Depression is among the most treatable of mental disorders. Between 80% and 90% of people with depression eventually respond well to treatment. Almost all patients gain some relief from their symptoms.
Before a diagnosis or treatment, a health professional should conduct a thorough diagnostic evaluation, including an interview and a physical examination. In some cases’ a blood test might be done to make sure the depression is not due to medical condition like a thyroid problem or deficiency of vitamins. The evaluation will identify specific symptoms and explore medical and family histories as well as cultural and environmental factors with the goals of arriving at a diagnosis and planning a course of action.
Some of the treatments involves the following:
- MEDICATION: Brain chemistry may contribute to an individual’s depression and may factor into their treatment. For this reason, antidepressant might be prescribed to help modify one’s brain health. These medications are not sedatives; that they have no effect on people experiencing no depression.
- PSYCHOTHERAPY: It is also known as a “talk therapy”. It is sometimes used alone for treatment of mild depression, for moderate to severe depression.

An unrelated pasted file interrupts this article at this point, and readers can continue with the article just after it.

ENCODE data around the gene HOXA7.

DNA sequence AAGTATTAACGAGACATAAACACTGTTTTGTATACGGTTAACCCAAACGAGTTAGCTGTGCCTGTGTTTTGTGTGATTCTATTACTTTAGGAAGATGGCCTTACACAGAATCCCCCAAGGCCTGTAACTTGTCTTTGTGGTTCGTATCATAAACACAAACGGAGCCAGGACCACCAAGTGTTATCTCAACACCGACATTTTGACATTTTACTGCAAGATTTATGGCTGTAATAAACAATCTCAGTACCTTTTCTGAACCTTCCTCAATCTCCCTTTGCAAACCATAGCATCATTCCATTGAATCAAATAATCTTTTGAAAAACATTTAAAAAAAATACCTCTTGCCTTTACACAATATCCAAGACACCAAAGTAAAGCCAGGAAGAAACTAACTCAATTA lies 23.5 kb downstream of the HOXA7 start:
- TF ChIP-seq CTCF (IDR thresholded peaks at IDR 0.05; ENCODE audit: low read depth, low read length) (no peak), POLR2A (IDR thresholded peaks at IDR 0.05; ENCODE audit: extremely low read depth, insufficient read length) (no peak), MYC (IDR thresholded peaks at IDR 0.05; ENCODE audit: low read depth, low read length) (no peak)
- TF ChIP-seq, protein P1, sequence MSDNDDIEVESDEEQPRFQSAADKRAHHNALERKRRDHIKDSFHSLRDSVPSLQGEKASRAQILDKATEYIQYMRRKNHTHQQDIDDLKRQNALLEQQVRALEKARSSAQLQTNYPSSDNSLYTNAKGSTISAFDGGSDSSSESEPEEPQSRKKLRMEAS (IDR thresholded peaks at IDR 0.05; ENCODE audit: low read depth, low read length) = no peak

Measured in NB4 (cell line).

- CBT: Cognitive Behavioral Therapy is a form of therapy which focused on problems solving in the present. Cbt helps a person to distort negative thinking with the goal of changing thoughts towards positive thinking.
- SELF HELP AND COPING: There are number of things people can do to help reduce the symptoms of depression. For many people, regular exercise helps create positive feelings and improve mood. Getting enough quality sleep on a regular basis, eating a healthy diet and avoiding alcohol can also help to reduce symptoms of depression.
Depression is a real illness and help is available. with proper diagnosis and treatment, the vast majority of people will overcome. Depression tends to adversely impact individual’s quality of life. Males are less likely to suffer with depression then females.
Hence, in today s life, depression is a leading cause of death. It is a major source of distress and can have a profound impact on the quality of life. The purpose of this study is not to make people scared of their mental health or not to label them as psychopaths, but it will be a step towards awareness of depression in society. Patients, who live with depression, and their family and friends, have enormous challenges to overcome in their society. There is a great need of more psychologists or psychiatrists to deal with patients having mental illness. Most patients suffering from depression do not complain of feeling depressed; which make them more sad. So, if you are expressing some symptoms of depression then first step is to see your family physician or psychologist. Talk about your concerns and request a thorough evaluation. This is a start to addressing your mental health needs.
American Psychiatric Associations. Diagnostic and Statistical Manual of Mental Disorders (5th edition).
National Institute of Mental Health.